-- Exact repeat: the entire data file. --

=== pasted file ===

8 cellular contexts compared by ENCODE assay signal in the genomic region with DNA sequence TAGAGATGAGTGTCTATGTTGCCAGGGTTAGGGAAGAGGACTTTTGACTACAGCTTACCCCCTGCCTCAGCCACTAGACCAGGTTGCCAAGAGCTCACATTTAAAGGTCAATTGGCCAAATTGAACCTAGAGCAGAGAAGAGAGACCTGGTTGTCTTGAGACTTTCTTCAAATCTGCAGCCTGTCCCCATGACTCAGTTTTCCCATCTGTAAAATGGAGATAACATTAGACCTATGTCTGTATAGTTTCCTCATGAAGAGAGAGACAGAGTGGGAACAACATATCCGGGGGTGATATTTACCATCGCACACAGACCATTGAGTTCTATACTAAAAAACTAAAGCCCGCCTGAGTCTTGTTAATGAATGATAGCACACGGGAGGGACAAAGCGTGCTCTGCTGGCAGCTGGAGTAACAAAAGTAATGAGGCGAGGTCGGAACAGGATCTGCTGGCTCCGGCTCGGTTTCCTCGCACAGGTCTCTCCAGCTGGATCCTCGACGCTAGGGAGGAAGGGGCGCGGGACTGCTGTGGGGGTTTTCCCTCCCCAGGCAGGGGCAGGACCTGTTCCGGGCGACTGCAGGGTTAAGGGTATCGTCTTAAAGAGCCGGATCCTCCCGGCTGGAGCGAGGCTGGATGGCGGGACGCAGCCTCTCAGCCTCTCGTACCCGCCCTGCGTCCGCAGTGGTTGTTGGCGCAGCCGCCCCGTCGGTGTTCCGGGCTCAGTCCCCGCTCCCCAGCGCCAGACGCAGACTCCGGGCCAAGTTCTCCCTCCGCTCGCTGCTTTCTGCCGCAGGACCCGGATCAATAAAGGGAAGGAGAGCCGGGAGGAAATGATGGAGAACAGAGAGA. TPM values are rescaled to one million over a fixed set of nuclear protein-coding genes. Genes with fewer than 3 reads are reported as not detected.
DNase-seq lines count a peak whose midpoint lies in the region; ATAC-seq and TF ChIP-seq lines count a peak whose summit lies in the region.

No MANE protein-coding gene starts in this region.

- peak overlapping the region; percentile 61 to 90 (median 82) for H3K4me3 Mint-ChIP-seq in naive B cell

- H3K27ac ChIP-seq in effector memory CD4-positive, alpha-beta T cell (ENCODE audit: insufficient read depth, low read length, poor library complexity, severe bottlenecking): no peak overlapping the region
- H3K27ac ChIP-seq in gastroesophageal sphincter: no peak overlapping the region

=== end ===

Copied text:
8 cellular contexts compared by ENCODE assay signal in the genomic region with DNA sequence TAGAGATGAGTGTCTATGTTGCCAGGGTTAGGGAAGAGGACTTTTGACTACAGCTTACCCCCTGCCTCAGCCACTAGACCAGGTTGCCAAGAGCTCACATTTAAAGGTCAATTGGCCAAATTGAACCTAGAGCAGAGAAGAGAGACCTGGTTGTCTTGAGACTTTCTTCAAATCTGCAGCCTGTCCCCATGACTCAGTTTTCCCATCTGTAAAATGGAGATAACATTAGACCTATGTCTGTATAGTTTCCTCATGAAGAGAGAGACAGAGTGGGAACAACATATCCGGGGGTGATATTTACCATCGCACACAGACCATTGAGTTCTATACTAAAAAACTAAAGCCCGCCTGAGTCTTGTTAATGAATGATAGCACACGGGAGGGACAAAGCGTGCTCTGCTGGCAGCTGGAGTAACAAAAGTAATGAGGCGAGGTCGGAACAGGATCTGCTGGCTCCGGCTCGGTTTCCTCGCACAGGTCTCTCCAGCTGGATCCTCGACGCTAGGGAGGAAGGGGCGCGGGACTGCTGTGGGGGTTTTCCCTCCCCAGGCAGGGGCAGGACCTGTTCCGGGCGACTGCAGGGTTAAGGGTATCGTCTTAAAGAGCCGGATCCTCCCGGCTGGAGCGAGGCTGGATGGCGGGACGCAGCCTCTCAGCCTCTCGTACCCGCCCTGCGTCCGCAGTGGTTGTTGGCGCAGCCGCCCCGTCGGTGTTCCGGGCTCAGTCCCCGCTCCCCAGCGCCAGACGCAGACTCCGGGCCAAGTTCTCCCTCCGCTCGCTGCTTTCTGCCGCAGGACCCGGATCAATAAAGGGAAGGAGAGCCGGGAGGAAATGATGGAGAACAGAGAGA. TPM values are rescaled to one million over a fixed set of nuclear protein-coding genes. Genes with fewer than 3 reads are reported as not detected.
DNase-seq lines count a peak whose midpoint lies in the region; ATAC-seq and TF ChIP-seq lines count a peak whose summit lies in the region.

No MANE protein-coding gene starts in this region.

- peak overlapping the region; percentile 61 to 90 (median 82) for H3K4me3 Mint-ChIP-seq in naive B cell

- H3K27ac ChIP-seq in effector memory CD4-positive, alpha-beta T cell (ENCODE audit: insufficient read depth, low read length, poor library complexity, severe bottlenecking): no peak overlapping the region
- H3K27ac ChIP-seq in gastroesophageal sphincter: no peak overlapping the region